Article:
In the Old Country
This staff profile starts in the Eastern part of Germany, where Helmut Jaehnigen was born 75 years ago. He went on to earn a masters in arborculture in Heidelburg and pursued his career in Switzerland, Sweden, and Holland – countries that offered better pay than Germany at the time.
In search of even better job opportunities, Helmut consulted a directory of nurseries in the U.S., where he focused on the East Coast – because that’s as far as his money would take him. When he learned that Behnkes sold plants to the White House, he thought “I’m going there!” and indeed, at the age of 25 he found himself hired, sight unseen, by Albert Behnke. Mr. Behnke had, however, seen Helmut’s resume, and recognized quality when he saw it.
So imagine Helmut arriving here in 1961, with limited English but an aptitude for languages. What did he find when he got off the boat? Lots of farms but not a lot of gardens, compared to Germany. And Behnkes wasn’t like the nurseries he knew in Europe – it was self-serve, for one thing. With carts! (In Europe customers gave their orders to salespeople, who gathered the plants for them.) He remembers Behnkes as very much a “mom and pop” store in the country – with a horse, a pair of swans, two ponds, and free gas for the employees.
Over the decades Helmut’s main job has been managing and buying our woody plants but talking to customers has been a big part of that and he fondly remembers some of the many famous customers he’s helped. (Three U.S. senators, including at least one Kennedy.) As Behnkes became more retail-oriented, this gave Helmut more opportunity to talk to customers and to become the gardening educator on local Channel 5 and 7 news, too. (Yep, he’s a talker!)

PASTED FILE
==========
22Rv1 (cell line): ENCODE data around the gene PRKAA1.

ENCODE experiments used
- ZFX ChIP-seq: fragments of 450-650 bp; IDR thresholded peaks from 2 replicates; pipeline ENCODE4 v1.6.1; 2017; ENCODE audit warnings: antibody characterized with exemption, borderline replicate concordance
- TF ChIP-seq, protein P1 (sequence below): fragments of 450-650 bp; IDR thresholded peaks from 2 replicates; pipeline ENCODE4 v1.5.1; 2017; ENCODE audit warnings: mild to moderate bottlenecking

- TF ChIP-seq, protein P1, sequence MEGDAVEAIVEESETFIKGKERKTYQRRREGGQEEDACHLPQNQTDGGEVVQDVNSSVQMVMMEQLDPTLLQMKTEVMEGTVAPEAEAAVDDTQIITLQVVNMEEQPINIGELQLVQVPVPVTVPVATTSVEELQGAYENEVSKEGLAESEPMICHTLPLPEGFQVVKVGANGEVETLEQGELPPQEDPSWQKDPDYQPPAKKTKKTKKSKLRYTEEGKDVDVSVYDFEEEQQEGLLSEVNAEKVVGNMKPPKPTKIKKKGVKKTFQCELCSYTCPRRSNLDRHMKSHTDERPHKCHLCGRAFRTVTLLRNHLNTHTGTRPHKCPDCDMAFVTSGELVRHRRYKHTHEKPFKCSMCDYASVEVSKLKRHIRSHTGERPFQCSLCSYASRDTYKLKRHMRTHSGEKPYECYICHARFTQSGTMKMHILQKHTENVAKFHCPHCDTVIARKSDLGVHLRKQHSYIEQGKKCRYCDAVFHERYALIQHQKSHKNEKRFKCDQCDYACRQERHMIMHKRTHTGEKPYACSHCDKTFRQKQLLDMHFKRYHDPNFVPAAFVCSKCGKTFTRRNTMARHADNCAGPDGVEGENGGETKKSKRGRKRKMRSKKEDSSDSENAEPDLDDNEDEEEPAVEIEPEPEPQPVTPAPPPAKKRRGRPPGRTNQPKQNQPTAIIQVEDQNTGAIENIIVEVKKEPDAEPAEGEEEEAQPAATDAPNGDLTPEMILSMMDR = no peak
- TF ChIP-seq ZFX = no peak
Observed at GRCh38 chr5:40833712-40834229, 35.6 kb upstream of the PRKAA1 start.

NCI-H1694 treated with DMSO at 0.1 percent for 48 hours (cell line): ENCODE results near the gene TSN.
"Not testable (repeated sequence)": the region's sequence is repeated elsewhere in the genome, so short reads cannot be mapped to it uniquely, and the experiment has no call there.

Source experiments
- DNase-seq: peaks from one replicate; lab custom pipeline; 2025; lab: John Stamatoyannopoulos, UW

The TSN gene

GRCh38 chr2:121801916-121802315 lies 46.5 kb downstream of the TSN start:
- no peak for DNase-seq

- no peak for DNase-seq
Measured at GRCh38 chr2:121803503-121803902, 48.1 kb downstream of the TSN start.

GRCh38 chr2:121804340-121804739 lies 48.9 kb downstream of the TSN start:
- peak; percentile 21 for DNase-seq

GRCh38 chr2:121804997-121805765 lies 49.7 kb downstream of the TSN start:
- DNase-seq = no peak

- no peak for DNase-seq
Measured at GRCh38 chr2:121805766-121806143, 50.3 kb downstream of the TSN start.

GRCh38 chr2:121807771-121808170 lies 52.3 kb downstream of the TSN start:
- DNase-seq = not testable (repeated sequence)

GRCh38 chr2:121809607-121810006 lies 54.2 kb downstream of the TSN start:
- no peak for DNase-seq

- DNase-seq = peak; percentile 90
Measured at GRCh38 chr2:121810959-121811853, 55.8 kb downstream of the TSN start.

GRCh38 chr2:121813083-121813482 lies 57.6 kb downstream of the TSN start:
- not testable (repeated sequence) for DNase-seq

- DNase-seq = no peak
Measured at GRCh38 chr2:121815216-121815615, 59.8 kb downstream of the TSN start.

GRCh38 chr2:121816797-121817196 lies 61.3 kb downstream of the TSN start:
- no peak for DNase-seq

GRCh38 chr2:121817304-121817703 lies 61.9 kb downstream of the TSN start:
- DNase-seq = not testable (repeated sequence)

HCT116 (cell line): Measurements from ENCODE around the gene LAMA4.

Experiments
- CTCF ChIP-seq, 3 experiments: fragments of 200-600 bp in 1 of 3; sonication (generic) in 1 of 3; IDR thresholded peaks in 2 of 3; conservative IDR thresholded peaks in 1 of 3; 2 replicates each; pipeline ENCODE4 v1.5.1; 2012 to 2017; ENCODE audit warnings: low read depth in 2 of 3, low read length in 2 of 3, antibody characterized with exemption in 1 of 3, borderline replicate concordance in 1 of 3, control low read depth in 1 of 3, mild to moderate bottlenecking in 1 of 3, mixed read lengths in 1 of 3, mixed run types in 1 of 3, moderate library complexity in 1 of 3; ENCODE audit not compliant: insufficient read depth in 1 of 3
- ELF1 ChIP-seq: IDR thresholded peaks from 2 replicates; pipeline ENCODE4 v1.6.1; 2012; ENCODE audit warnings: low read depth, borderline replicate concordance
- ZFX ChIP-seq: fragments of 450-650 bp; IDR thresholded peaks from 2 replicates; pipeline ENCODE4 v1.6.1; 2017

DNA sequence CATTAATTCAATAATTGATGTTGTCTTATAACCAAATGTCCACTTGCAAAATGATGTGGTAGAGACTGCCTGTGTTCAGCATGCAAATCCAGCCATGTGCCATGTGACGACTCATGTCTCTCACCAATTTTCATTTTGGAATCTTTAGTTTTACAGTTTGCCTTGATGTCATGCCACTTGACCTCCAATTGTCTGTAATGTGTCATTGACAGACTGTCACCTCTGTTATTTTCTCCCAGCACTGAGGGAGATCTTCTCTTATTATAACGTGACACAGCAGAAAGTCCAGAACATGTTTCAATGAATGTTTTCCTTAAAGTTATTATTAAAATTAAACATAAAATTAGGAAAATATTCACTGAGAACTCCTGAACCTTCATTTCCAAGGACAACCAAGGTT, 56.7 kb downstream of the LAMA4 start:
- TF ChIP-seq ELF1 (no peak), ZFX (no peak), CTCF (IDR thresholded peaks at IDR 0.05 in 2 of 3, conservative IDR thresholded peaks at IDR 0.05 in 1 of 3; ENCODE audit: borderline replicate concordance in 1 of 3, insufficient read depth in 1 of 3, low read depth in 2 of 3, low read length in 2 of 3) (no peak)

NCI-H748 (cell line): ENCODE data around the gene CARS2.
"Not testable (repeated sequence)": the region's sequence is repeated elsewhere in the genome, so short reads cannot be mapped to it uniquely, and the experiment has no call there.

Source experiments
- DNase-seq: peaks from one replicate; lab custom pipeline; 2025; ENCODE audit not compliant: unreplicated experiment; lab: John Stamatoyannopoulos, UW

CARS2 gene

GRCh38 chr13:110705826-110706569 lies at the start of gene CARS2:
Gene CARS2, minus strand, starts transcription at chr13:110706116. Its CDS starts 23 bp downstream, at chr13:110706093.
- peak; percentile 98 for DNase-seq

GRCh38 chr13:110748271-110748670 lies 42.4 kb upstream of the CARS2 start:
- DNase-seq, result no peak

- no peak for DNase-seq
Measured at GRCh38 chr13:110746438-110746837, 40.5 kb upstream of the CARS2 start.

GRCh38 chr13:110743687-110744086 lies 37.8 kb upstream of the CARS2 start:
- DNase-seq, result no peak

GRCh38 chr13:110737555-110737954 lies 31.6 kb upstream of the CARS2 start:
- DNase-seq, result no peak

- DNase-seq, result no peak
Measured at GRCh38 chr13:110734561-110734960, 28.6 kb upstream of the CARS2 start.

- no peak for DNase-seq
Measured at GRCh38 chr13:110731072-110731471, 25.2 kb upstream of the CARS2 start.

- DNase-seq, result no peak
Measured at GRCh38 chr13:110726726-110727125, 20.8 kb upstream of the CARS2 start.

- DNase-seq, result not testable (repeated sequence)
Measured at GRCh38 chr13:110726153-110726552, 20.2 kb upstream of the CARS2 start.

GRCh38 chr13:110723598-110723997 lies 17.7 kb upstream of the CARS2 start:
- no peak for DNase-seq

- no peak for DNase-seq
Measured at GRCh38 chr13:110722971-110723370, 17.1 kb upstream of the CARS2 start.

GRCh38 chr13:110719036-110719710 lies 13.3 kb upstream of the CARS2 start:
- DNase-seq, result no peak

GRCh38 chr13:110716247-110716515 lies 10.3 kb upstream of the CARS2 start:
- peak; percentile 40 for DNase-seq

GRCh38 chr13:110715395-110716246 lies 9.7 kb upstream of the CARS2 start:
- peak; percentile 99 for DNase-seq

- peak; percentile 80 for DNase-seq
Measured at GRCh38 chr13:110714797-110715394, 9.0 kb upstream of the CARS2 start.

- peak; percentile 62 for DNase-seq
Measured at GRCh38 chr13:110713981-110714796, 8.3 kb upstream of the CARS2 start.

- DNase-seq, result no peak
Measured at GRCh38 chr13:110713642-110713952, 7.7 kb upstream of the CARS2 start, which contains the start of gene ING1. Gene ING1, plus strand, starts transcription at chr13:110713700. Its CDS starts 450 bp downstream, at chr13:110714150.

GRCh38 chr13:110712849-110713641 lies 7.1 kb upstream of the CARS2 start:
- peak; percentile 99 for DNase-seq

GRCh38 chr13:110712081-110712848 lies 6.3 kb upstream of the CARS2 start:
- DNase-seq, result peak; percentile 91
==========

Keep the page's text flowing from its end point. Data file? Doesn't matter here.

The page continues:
Fifty years later, Helmut still works at Behnkes because, as he puts it, “I can’t just quit.” Though according to Behnkes management, they won’t let him quit. Behnke granddaughter Stephanie Fleming says “We love him! The customers used to think it was HIS nursery.” And even now Behnkes has customers who call to ask when Helmut is working (part-time, finally) before coming in.
Next to talking with customers and television audiences, Helmut’s other great career memories involve buying, which he loves to do. There were no big shows at first, which was fine with him because the alternative was flying all over the East Coast with Mr. B., and sometimes even to see the great growers of the Pacific Northwest. Behnkes owned a Cherokee plane back then, on which the two of them took jaunts to Canada to survey the Christmas tree farms.
Growers would pick them up at the airport, give them lunch and the finest cognac, and these two high-flyers would return the same day. Helmut loved the life – “I had it made!” Later, the growers would hire a private Lear jet to fly Behnkes and other DC-area nurseries to see their trees. “That’s the way to be a buyer – you were the king.”
The pride is obvious when Helmut relates that growers knew Behnkes wanted “the best of the best and the newest of the new” in plants, and got them – because the growers loved Behnkes. Why all the love? Behnkes was the second largest nursery in the U.S. during Helmut’s buying years, and was able to pay the growers quickly. (Plus, there’s that Old World charm.)
Buying eventually got harder, though: “‘Those damn computers – they done me in”. Because of computers, buyers really don’t have to travel anymore, though they sure need to be IT-proficient.
These days Helmut still attends the big trade show in Baltimore every January, where the tree growers greet him like their favorite uncle.
Helmut is the proud papa of four sons, all of whom worked at Behnkes at some point in their lives. He and his wife now live in Columbia, where Helmut loves his garden.
Posted by Susan Harris